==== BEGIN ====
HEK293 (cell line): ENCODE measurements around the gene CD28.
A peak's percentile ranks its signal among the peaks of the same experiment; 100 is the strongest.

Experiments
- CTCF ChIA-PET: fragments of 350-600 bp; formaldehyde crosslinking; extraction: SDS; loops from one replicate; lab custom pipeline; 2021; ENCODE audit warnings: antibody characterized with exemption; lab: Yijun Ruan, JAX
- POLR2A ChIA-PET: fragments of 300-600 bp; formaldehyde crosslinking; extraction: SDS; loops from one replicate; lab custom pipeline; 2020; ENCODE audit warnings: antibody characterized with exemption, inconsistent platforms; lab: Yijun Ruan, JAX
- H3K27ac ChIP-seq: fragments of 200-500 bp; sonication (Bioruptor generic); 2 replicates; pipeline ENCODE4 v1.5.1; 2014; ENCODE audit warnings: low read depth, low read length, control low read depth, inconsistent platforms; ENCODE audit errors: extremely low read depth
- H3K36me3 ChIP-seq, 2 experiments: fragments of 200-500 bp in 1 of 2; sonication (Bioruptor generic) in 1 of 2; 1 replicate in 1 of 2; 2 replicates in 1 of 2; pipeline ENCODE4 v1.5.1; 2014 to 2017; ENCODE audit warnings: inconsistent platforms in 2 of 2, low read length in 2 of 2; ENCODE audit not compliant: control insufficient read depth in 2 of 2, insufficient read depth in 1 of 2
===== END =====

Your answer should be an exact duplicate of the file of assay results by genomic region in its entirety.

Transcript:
HEK293 (cell line): ENCODE measurements around the gene CD28.
A peak's percentile ranks its signal among the peaks of the same experiment; 100 is the strongest.

Experiments
- CTCF ChIA-PET: fragments of 350-600 bp; formaldehyde crosslinking; extraction: SDS; loops from one replicate; lab custom pipeline; 2021; ENCODE audit warnings: antibody characterized with exemption; lab: Yijun Ruan, JAX
- POLR2A ChIA-PET: fragments of 300-600 bp; formaldehyde crosslinking; extraction: SDS; loops from one replicate; lab custom pipeline; 2020; ENCODE audit warnings: antibody characterized with exemption, inconsistent platforms; lab: Yijun Ruan, JAX
- H3K27ac ChIP-seq: fragments of 200-500 bp; sonication (Bioruptor generic); 2 replicates; pipeline ENCODE4 v1.5.1; 2014; ENCODE audit warnings: low read depth, low read length, control low read depth, inconsistent platforms; ENCODE audit errors: extremely low read depth
- H3K36me3 ChIP-seq, 2 experiments: fragments of 200-500 bp in 1 of 2; sonication (Bioruptor generic) in 1 of 2; 1 replicate in 1 of 2; 2 replicates in 1 of 2; pipeline ENCODE4 v1.5.1; 2014 to 2017; ENCODE audit warnings: inconsistent platforms in 2 of 2, low read length in 2 of 2; ENCODE audit not compliant: control insufficient read depth in 2 of 2, insufficient read depth in 1 of 2